Mathematics is more than mere numbers for Eric Dyreson.
“We teach math as a philosophy, not as a disparate collection of symbolic tools,” Dyreson asserts. “We want our courses to transform the way students see the world.”
Math certainly changed the way Dyreson sees the world. He turned a childhood fascination with insects into a life of learning and teaching mathematics and biology, which are two fields he believes are infinitely intertwined. Dyreson calls this “working at the intersection of disciplines.”
Dyreson started his impressive educational journey at the New College of Florida where he earned a B.A. in mathematics. He then received his graduate degree in mathematical biology from the University of Arizona. He performed post-doctoral research at Princeton focusing on molecular biology and mathematics and then at Notre Dame.
Learning is dependent on how much time you spend thinking. We help our students see the whole picture.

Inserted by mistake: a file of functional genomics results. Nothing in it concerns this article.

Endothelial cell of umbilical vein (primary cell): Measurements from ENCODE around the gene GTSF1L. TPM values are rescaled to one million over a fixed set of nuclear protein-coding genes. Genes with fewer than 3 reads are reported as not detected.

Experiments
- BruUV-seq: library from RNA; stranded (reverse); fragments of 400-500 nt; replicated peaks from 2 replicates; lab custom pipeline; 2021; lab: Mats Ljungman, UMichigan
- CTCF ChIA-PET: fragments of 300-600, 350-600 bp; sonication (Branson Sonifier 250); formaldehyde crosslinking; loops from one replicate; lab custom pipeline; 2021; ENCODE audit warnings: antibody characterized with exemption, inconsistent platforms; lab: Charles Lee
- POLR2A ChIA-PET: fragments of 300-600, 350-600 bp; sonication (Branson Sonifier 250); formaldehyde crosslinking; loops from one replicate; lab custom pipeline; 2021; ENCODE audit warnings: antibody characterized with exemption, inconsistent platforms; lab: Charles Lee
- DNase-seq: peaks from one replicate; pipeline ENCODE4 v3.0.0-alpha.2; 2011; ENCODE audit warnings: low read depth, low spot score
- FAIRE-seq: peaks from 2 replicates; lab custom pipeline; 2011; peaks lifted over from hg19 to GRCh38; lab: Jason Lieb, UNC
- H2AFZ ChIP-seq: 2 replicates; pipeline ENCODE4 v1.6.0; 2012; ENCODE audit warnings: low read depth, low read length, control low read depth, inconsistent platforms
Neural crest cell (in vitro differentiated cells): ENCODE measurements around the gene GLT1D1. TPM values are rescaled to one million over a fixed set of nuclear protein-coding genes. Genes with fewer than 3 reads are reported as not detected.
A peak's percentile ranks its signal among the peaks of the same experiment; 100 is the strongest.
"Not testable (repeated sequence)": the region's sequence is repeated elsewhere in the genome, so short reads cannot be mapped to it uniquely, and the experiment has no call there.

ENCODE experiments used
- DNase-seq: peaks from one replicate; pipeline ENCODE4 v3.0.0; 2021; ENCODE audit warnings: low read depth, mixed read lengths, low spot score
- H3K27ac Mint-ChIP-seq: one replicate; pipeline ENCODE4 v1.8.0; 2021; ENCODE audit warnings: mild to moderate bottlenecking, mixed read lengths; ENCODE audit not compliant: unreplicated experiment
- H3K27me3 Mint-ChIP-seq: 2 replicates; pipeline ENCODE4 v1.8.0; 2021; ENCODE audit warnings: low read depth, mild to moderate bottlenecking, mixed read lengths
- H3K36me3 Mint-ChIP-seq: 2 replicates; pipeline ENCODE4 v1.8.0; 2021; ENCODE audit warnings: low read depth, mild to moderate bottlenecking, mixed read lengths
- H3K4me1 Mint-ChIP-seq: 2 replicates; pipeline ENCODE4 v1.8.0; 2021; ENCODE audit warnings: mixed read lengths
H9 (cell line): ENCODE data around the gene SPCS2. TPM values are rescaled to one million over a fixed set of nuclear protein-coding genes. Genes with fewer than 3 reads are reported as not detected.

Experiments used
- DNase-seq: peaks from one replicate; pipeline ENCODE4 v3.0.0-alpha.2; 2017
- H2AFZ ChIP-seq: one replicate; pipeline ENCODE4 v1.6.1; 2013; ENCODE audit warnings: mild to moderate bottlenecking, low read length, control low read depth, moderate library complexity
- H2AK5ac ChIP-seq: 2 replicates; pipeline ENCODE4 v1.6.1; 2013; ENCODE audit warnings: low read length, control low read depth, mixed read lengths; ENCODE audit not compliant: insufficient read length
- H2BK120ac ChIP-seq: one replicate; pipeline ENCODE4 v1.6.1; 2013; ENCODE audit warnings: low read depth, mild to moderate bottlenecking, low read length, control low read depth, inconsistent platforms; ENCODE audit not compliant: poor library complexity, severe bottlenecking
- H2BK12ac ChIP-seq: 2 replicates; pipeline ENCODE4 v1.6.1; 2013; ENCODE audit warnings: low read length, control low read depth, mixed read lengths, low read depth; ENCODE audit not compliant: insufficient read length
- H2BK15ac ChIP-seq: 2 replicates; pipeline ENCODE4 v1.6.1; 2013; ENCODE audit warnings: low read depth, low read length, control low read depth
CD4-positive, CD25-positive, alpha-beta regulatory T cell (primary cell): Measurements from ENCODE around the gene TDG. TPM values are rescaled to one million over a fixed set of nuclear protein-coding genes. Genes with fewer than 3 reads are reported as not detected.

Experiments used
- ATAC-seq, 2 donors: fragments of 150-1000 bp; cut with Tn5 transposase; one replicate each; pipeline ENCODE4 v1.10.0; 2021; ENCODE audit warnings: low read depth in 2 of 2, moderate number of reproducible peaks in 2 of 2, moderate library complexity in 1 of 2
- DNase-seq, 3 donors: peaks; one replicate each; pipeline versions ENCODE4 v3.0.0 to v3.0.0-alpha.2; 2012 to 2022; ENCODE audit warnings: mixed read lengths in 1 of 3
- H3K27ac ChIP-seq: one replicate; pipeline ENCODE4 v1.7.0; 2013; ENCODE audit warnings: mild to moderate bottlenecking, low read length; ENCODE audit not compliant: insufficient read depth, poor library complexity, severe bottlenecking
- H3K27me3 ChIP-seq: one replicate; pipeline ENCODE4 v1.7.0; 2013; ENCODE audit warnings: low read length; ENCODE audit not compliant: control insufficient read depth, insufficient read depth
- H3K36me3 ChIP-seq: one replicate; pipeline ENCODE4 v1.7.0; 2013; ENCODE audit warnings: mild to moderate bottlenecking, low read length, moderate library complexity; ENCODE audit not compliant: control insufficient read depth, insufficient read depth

In addition to biomathematics, Dyreson has worked with and taught biostatistics, morphometrics, paleobiology, chemical ecology, plant ecology and evolution. His work often took him into the field including work in the Caribbean studying the ecology and genetics of fruit flies.
Dyreson eventually taught at Green Mountain College in Vermont. Following a desire to teach at a small school and come back West, Dyreson then found himself at Montana Western in 2002. He came during the pilot testing period for Experience One. Today, he has one word for X1: “fantastic.”
“Because the block allows students to focus without distractions, learning mathematics becomes more natural, like learning a language,” Dyreson says.
Dyreson’s students have used that language to study the structure of snowflakes. They used math to map biological worlds from the molecular level all the way up to whole ecosystems. One of his students even mapped the formation of a Hawaiian volcano.
“In math, we take experiential work seriously,” Dyreson says. “The block facilitates that.”
From working across disciplines to studying math in the real world, Dyreson’s students can’t help but emerge from his classes with a new view of the world.
“Learning is dependent on how much time you spend thinking,” he explains. “We help our students see the whole picture.”